The delegates entitled to seats all presenting themselves at a quarter past eleven o'clock, the Convention was called to order by the President, and opened with prayer by the Rev. John McCron, whose prayer was very touching and beautiful.


At the conclusion of the prayer, the President stated the condition of business before the Convention in a clear, sharply-defined address, speaking so distinctly that every man in the Convention heard every word. He said:

GENTLEMEN OF THE CONVENTION :-Permit me, in the first place, to congratulate you upon your being reassembled here for the discharge of your important duties in the interests of the Democratic party of the United States; and I beg leave, in the second place, to communicate to the Convention the state of the various branches of its business, as they now come up for consideration before you.

Prior to the adjournment of the Convention, two principal subjects of action were before it. One, the adoption of the doctrinal resolutions constituting the platform of the Convention; the other, voting upon the question of the nomination of a candidate for the Presidency.

In the course of the discussion of the question of a platform, the Convention adopted a vote, the effect of which was to amend the report of the majority of the committee on the Platform, by substituting the report of the minority of that committee; and after the adoption of that motion, and the substitution of the minority for the majority report, a division was called for upon the several resolutions constituting

that platform, being five in number. The 1st, 3d, 4th and 5th of those resolutions were adopted by the Convention, and the 2d was rejected. After the vote on the adoption of the 1st, 3d, 4th and 5th of those resolutions, a motion was made in each case to reconsider the vote, and to lay that motion of reconsideration upon the table. But neither of those motions to reconsider or to lay on the table was put, the putting of these motions having been prevented by the intervention of questions of privilege, and the ultimate vote competent in such case, to wit, of the adoption of the report of the majority as amended by the report of the minority, had not been acted upon by the Convention. So that at the time when the Convention adjourned, there remained pending before it these motions, to wit: To reconsider the resolutions constituting the platform, and the ulterior question of adopting the majority as amended by the substitution of the minority report. Those questions, and those only, as the chair understood the motions before the Convention, were not acted upon prior to the adjournment.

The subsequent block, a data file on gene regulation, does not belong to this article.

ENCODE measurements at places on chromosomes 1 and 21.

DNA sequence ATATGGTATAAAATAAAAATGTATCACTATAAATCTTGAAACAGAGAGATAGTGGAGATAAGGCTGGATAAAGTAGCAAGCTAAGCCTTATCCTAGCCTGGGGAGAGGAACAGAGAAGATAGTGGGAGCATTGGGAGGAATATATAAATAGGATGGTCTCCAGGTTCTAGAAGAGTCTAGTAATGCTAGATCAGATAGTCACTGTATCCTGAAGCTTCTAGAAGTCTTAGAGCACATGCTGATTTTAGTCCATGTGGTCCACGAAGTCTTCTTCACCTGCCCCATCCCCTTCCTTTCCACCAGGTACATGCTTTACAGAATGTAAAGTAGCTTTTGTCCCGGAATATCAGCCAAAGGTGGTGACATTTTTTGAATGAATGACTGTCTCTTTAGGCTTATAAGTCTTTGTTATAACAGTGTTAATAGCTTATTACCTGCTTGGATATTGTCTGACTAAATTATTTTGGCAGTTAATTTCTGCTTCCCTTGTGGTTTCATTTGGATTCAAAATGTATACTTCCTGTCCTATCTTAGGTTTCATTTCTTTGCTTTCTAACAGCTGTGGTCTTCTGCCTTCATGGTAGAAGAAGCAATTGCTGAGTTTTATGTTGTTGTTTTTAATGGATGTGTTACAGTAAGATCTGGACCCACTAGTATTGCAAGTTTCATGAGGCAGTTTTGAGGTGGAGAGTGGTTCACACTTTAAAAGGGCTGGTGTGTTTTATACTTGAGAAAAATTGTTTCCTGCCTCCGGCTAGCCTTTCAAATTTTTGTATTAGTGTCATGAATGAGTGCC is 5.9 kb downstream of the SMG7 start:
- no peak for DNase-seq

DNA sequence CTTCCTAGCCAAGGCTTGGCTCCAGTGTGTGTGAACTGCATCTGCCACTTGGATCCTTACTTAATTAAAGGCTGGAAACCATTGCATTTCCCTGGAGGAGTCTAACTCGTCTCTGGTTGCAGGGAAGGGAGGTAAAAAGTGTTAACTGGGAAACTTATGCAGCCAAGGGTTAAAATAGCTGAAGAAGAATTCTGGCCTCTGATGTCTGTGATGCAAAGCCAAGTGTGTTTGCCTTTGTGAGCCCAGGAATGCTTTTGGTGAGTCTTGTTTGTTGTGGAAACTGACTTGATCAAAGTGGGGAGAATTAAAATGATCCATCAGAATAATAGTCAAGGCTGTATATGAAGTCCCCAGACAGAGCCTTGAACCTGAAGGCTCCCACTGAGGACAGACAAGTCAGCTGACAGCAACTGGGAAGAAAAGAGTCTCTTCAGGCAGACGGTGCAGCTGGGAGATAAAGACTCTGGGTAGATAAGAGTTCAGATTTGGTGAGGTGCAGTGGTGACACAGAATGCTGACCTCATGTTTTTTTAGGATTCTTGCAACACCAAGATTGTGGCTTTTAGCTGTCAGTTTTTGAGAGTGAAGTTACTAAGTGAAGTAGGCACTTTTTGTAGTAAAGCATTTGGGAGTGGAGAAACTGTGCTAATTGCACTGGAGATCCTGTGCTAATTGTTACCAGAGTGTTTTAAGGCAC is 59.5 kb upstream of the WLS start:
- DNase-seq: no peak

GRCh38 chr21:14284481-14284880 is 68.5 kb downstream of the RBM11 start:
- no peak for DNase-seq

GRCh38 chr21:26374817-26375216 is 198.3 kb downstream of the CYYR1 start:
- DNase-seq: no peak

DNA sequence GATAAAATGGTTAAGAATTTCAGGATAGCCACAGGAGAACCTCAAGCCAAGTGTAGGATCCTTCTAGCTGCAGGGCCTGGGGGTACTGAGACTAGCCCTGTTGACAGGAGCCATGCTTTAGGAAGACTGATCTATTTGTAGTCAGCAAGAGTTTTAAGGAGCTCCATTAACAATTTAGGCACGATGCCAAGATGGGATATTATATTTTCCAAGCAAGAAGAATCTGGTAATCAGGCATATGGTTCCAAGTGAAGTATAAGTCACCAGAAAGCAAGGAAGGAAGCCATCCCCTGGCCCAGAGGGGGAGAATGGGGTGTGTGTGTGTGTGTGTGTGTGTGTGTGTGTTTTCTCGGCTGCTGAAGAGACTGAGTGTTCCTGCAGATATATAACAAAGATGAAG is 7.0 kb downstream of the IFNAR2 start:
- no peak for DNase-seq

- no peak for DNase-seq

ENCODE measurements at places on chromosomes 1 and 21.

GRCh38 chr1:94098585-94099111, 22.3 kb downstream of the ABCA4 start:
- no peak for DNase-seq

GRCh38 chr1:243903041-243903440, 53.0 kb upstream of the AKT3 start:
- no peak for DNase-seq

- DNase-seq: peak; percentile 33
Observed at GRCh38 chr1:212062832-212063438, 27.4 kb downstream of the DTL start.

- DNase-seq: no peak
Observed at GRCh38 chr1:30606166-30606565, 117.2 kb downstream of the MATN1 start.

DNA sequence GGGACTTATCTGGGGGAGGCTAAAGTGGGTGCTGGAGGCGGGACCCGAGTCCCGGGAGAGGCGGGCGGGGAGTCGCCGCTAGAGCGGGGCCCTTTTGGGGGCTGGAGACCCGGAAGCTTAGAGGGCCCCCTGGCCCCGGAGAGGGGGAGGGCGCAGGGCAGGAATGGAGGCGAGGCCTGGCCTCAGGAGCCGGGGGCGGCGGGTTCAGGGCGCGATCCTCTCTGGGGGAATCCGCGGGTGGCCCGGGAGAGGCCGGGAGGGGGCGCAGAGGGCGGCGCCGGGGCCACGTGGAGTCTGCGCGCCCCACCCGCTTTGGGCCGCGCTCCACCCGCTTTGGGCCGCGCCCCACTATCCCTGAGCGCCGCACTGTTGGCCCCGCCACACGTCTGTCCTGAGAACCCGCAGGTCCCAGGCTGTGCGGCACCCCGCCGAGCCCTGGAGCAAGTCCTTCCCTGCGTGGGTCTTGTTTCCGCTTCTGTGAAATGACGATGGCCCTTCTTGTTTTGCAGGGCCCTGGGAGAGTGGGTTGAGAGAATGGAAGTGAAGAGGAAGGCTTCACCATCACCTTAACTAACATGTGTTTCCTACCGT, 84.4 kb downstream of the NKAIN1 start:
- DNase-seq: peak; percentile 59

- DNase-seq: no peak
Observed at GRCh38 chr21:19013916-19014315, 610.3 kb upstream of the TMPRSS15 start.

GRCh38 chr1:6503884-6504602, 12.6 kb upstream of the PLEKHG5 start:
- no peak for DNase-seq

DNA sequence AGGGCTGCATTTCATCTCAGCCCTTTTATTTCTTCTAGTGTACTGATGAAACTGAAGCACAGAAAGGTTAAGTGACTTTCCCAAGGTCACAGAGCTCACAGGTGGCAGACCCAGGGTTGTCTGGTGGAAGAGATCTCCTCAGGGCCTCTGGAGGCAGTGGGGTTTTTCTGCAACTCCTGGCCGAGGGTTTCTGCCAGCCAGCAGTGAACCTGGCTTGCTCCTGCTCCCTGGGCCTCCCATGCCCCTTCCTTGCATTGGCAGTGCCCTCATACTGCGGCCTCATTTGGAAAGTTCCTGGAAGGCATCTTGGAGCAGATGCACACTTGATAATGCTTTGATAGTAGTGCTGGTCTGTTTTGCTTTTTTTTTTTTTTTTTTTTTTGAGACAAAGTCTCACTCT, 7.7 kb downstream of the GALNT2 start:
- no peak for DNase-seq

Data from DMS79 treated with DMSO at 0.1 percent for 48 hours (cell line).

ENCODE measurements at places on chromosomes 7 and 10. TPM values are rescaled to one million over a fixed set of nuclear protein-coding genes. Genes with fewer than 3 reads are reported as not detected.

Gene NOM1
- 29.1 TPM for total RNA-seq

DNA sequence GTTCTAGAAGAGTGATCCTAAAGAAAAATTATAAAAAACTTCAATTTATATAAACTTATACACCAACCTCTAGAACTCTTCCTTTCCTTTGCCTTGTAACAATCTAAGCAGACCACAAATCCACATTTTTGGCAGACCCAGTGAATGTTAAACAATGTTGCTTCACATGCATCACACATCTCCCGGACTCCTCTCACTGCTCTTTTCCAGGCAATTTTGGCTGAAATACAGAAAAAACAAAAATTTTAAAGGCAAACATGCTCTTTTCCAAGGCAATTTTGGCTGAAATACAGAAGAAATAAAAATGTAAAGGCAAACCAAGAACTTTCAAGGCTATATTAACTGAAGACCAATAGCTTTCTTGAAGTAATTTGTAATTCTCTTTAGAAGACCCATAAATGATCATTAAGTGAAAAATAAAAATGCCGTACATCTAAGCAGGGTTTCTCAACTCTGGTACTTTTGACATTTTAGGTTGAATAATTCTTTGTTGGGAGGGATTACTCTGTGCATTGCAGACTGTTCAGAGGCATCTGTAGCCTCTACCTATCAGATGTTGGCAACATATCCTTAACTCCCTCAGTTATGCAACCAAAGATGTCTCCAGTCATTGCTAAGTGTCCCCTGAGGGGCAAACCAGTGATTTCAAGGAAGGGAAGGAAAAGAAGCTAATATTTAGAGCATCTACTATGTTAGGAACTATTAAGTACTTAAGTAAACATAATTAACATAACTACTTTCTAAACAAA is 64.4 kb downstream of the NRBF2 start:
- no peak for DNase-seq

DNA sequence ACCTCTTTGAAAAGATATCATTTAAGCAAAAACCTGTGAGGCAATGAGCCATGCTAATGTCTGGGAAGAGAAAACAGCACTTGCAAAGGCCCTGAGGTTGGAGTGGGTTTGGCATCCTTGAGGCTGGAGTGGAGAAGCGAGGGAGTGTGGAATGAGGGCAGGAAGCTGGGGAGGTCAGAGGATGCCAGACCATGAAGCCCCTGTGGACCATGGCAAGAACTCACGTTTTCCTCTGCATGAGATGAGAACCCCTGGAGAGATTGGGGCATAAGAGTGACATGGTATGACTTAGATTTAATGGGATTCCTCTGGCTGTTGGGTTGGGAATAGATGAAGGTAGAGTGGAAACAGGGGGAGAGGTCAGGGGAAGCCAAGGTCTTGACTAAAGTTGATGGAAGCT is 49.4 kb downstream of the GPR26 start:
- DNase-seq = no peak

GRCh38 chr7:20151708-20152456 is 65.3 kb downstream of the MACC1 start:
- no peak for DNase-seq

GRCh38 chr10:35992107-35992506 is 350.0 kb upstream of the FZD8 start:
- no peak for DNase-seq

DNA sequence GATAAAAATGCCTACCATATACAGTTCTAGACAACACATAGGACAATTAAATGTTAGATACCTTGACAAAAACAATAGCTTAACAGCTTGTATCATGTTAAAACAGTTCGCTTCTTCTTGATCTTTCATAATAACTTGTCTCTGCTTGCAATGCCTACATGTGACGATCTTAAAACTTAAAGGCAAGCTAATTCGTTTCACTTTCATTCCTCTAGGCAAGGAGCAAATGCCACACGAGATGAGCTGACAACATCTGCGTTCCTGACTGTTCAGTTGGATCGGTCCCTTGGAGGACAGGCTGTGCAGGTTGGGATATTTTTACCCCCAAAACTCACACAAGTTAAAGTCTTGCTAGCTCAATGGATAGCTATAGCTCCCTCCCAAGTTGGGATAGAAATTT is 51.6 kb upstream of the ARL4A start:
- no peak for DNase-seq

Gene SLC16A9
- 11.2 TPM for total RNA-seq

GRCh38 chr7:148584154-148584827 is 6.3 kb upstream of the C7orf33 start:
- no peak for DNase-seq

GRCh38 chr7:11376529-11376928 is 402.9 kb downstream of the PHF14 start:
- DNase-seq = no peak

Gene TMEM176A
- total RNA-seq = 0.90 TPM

After the disposition of the intervening questions of privilege, a motion was made by Mr. McCook of Ohio to proceed to vote for candidates for President and Vice President. Upon that motion the Convention instructed the chair (not, as has been erroneously supposed, in the recess of the Convention, the chair determining for the Convention, but the Convention instructing the chair) to make no declaration of a nomination except upon a vote equivalent to two-thirds in the Electoral College of the United States, and upon that balloting, no such vote being given, that order was, upon the motion of the gentleman from Virginia (Mr. Russell), laid on the table for the purpose of enabling him to propose a motion, which he subsequently did, that the Convention adjourn from the city of Charleston to the city of Baltimore, and with a provision concerning the filling of vacancies embraced in the same resolution, which resolution the Secretary will please to read.

The Secretary read the resolution, as follows:

Resolved, That when this Convention adjourns to-day, it adjourn to reassemble at Baltimore, Md., on Monday, the 18th day of June, and that it be respectfully recommended to the Democratic party of the several States to make provision for supplying all vacancies in their respective delegations to this Convention when it shall reassemble.

The President-The Convention will thus perceive that the order adopted by it provided, among other things, that it is respectfully recommended to the Democratic party of the several States to make provision for supplying all vacancies in their respective delegations to this Convention, when it shall reassemble. What is the construction of that resolution?—what is the scope of its application?—is a question not for the chair to determine or to suggest to the Convention, but for the Convention itself to determine.

However that may be, in the preparatory arrangement for the present assembling of this Convention, there were addressed to the chair the credentials of members elected, or purporting to be elected, affirmed and confirmed by the original Conventions, and accredited to this Convention. In three of those cases, or perhaps four, the credentials were authentic and complete, presenting no question of controverting dele